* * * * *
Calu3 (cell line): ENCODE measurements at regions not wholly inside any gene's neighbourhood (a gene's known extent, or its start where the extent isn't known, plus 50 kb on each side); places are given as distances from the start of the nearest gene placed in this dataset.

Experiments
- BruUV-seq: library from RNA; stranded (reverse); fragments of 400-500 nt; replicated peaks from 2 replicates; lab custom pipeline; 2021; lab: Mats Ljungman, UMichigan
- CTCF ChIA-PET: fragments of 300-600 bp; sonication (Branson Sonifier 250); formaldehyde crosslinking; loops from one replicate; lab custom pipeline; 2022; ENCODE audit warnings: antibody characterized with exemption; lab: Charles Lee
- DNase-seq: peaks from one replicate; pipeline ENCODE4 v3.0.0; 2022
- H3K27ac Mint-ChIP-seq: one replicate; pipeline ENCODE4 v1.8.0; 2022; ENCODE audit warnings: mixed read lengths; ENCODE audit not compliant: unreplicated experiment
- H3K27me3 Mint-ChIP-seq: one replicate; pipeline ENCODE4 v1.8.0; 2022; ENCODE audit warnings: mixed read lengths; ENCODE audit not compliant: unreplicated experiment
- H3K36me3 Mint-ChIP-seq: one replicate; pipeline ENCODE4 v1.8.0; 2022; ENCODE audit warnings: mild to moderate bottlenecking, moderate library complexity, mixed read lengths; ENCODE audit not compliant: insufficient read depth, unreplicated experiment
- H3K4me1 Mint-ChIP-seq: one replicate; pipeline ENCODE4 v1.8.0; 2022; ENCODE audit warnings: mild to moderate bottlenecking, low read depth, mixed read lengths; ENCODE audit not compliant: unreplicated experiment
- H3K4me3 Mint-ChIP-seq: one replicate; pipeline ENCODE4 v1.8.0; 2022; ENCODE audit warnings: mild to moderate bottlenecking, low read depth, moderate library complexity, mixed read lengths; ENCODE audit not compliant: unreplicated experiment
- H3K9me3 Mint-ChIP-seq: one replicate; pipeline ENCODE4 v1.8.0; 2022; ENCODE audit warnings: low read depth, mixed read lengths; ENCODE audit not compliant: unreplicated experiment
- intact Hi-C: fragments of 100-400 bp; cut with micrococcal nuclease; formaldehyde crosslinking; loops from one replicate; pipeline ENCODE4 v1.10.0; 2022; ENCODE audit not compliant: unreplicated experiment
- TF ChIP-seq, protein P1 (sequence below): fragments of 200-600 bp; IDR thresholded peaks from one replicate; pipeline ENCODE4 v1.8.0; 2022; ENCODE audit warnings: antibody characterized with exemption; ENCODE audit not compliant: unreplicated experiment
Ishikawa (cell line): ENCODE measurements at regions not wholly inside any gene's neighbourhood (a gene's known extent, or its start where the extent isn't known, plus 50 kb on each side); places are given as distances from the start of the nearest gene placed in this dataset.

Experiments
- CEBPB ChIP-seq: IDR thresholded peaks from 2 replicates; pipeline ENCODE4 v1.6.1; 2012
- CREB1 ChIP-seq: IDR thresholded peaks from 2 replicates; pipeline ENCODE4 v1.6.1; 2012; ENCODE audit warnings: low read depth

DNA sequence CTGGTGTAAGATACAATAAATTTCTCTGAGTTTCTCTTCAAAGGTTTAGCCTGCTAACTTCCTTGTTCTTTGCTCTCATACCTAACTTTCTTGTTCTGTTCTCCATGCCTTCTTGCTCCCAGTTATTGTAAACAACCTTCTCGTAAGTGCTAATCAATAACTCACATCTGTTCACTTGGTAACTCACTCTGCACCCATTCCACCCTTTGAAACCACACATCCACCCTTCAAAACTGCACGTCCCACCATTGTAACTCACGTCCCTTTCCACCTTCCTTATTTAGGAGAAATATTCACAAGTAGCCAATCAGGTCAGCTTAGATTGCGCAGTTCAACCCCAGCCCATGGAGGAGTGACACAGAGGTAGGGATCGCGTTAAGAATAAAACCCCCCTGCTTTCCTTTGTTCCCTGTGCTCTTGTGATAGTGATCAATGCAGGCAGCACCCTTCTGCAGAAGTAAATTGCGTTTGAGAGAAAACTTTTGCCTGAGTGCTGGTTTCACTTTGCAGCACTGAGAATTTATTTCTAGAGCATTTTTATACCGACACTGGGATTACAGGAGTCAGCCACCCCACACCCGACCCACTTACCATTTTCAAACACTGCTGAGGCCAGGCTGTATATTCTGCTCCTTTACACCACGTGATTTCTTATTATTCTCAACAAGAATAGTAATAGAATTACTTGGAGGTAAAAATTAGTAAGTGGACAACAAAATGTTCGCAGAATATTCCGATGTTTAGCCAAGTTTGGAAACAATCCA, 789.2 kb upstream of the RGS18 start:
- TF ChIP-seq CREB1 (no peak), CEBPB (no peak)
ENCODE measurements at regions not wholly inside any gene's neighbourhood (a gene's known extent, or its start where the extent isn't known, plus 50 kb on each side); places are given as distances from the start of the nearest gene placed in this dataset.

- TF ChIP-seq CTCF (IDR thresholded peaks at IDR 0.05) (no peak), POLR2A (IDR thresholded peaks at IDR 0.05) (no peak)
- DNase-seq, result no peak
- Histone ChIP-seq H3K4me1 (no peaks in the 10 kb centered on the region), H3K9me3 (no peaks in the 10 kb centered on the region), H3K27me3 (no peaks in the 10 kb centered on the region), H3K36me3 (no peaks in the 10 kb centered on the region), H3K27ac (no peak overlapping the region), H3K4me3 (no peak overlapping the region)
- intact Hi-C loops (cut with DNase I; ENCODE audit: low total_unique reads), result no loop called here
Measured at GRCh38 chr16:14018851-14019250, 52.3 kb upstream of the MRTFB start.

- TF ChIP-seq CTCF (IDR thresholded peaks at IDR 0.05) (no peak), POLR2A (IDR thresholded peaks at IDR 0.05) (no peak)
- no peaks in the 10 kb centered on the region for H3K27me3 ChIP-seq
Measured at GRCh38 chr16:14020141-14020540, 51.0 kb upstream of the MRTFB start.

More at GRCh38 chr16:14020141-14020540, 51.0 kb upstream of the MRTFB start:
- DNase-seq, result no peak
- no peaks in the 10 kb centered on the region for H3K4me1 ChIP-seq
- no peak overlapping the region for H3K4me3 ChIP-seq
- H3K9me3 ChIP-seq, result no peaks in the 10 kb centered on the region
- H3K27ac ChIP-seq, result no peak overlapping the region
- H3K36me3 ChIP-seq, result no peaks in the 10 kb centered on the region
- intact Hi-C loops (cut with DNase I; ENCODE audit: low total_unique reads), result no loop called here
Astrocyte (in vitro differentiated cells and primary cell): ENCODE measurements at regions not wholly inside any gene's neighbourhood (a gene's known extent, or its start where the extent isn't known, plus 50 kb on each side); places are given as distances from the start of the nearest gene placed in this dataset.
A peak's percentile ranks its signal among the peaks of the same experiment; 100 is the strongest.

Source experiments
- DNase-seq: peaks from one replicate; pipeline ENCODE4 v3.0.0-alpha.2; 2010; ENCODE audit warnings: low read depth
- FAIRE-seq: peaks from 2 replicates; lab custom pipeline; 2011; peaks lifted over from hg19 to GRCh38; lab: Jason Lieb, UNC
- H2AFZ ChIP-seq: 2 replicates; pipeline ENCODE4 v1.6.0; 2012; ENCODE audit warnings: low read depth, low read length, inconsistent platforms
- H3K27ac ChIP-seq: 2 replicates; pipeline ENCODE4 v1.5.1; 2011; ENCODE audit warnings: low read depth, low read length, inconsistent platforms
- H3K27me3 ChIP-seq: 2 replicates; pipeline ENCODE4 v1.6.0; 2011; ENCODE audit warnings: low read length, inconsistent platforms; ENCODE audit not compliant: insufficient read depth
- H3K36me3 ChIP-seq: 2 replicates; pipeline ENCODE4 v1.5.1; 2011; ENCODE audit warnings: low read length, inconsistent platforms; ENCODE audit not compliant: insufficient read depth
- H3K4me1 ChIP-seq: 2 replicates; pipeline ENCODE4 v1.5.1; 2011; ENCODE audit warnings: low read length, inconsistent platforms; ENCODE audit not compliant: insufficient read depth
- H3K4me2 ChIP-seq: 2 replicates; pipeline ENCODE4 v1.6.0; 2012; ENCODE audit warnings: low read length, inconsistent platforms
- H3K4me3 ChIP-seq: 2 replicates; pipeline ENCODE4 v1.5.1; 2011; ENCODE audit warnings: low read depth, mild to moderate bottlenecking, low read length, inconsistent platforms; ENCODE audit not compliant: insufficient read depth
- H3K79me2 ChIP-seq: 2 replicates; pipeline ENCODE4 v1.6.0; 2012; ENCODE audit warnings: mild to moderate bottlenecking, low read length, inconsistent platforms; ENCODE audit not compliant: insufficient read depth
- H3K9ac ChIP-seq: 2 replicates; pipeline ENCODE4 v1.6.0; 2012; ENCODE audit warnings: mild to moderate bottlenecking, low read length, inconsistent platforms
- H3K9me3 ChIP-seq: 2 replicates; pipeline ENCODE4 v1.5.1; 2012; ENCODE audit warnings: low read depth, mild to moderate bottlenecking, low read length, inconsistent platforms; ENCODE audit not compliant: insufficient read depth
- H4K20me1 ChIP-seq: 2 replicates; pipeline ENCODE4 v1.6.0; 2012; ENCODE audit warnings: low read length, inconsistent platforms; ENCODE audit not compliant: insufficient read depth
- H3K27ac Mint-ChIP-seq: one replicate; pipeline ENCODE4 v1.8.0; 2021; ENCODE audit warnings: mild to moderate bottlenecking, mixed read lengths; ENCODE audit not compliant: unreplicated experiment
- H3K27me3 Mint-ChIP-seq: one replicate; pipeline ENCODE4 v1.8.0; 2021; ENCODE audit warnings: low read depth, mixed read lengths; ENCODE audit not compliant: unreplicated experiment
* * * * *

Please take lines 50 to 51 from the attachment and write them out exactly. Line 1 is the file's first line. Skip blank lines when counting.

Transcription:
- H3K9ac ChIP-seq: 2 replicates; pipeline ENCODE4 v1.6.0; 2012; ENCODE audit warnings: mild to moderate bottlenecking, low read length, inconsistent platforms
- H3K9me3 ChIP-seq: 2 replicates; pipeline ENCODE4 v1.5.1; 2012; ENCODE audit warnings: low read depth, mild to moderate bottlenecking, low read length, inconsistent platforms; ENCODE audit not compliant: insufficient read depth